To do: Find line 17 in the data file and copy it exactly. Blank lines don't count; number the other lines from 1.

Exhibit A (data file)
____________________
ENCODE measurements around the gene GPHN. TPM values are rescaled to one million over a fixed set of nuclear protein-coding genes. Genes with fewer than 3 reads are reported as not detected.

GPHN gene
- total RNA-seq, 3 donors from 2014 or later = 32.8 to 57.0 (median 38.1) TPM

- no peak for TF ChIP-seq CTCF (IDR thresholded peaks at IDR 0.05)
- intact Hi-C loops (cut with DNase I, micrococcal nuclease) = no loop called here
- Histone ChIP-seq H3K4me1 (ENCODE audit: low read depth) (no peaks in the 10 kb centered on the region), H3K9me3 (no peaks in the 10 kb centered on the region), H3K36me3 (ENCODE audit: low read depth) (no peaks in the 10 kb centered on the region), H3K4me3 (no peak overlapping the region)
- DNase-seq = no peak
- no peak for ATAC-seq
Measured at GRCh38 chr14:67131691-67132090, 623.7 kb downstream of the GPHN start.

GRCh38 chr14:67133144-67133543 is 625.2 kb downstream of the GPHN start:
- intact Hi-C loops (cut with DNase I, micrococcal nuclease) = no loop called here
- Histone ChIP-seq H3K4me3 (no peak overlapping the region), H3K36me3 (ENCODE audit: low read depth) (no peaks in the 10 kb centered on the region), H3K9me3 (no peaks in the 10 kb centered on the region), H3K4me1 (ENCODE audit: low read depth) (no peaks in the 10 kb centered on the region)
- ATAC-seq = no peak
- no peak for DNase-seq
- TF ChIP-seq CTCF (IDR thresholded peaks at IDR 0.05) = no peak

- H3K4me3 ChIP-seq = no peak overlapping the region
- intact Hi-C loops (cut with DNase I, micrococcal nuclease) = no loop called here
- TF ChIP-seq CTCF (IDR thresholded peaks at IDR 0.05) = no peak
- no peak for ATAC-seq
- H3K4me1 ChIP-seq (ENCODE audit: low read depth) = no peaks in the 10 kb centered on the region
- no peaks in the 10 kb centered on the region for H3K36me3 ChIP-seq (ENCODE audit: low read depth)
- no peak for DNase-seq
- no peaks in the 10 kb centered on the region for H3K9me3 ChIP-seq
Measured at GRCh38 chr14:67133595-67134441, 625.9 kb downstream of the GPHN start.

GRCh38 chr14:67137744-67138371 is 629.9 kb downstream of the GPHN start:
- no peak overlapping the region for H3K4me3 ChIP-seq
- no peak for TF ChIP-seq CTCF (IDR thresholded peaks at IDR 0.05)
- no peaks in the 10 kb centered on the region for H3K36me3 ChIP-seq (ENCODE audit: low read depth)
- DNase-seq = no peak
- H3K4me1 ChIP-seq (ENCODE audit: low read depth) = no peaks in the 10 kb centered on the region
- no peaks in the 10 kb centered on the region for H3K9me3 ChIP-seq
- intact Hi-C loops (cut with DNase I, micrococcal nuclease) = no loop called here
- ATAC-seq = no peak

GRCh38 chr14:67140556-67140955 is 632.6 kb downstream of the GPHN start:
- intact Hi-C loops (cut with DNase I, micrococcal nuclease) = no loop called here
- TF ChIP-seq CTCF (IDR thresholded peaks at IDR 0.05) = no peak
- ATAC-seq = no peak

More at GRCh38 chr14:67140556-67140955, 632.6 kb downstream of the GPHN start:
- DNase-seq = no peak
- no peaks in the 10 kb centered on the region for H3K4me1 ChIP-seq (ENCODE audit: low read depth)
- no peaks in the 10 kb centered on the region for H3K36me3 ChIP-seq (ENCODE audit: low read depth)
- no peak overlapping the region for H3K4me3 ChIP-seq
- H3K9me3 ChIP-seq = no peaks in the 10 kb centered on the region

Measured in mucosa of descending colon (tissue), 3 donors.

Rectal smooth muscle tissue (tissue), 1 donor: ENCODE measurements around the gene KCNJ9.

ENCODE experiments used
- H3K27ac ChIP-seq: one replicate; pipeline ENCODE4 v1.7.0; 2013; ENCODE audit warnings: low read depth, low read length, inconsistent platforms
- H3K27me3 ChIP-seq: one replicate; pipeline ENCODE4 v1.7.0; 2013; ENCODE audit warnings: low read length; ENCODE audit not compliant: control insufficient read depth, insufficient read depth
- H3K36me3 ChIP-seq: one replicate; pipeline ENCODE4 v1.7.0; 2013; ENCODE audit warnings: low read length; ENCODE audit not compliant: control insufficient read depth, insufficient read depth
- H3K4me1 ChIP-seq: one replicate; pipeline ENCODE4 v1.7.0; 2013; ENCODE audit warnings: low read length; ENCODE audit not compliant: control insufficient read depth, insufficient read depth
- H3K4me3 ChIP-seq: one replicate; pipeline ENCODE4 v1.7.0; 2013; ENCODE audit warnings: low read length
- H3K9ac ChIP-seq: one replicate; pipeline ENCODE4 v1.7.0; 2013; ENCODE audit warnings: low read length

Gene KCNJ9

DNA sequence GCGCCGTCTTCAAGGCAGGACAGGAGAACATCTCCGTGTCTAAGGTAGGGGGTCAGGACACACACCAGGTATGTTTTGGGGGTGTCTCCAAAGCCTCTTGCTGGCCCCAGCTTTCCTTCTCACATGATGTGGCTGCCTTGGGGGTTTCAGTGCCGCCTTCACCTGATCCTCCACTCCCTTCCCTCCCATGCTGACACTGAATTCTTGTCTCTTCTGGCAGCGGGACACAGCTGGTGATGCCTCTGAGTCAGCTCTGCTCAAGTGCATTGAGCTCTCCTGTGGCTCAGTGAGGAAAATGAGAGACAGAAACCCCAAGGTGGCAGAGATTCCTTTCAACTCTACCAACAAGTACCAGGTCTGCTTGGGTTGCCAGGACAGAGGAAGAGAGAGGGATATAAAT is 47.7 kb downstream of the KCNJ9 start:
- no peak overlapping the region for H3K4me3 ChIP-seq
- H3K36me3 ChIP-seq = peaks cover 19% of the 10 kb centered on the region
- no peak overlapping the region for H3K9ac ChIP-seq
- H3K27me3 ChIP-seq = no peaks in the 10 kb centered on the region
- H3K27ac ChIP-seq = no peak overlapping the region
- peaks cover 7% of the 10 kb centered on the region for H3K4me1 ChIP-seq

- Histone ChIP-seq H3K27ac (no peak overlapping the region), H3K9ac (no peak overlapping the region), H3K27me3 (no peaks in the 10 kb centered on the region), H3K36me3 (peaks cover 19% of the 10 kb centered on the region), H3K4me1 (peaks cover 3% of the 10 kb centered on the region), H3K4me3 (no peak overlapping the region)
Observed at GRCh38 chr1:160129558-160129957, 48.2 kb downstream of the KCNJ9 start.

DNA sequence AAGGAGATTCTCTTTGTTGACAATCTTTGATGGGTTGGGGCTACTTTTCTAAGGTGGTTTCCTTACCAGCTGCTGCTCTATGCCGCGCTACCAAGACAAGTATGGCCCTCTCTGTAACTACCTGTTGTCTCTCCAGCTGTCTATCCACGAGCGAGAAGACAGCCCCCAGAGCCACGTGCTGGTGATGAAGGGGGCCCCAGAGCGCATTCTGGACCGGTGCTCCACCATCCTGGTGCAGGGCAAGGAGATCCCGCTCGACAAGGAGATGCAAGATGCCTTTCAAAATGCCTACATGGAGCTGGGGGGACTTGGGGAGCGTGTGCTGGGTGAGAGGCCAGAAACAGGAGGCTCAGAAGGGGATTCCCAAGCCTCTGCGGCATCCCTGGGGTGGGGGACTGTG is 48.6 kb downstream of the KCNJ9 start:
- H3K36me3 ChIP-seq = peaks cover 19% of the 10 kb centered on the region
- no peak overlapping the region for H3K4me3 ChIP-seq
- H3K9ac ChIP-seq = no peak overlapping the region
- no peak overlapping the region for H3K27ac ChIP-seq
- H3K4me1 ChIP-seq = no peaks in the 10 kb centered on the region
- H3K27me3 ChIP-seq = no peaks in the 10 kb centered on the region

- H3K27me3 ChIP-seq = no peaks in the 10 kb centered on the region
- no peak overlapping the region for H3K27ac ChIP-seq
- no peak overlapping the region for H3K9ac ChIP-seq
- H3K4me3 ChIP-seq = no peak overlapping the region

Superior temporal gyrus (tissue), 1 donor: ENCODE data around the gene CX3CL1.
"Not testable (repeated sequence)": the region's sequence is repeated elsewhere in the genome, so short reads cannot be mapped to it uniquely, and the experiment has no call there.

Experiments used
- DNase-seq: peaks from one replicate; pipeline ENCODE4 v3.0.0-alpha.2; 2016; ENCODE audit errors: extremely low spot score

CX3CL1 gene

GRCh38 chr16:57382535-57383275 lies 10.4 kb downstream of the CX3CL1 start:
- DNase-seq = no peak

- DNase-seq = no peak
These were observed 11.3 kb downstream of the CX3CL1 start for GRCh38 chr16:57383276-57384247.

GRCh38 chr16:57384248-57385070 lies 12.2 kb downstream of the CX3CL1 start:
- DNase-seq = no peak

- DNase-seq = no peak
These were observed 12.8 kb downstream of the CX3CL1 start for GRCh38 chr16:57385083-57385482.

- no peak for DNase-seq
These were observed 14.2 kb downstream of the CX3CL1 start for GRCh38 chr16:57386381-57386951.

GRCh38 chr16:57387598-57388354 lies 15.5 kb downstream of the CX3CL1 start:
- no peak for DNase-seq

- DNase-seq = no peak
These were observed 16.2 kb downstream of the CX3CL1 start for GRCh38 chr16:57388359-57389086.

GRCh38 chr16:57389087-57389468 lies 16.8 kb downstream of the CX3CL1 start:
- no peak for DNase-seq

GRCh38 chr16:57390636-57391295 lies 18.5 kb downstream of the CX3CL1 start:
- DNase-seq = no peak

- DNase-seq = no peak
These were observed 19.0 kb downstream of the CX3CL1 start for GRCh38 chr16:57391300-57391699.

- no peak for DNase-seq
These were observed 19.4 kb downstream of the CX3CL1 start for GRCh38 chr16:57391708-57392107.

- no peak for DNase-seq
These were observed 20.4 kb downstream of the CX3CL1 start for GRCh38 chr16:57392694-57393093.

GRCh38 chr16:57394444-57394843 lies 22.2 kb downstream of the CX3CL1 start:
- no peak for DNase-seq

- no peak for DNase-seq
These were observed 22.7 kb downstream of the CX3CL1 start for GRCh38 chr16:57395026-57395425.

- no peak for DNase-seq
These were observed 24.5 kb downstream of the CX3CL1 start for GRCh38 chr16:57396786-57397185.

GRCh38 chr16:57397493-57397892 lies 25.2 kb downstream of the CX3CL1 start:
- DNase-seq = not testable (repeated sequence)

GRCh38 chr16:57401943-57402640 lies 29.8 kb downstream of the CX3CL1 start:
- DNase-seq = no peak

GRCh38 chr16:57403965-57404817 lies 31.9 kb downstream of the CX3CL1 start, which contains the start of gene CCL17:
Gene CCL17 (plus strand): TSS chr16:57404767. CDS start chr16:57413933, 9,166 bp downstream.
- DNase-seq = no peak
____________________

- intact Hi-C loops (cut with DNase I, micrococcal nuclease) = no loop called here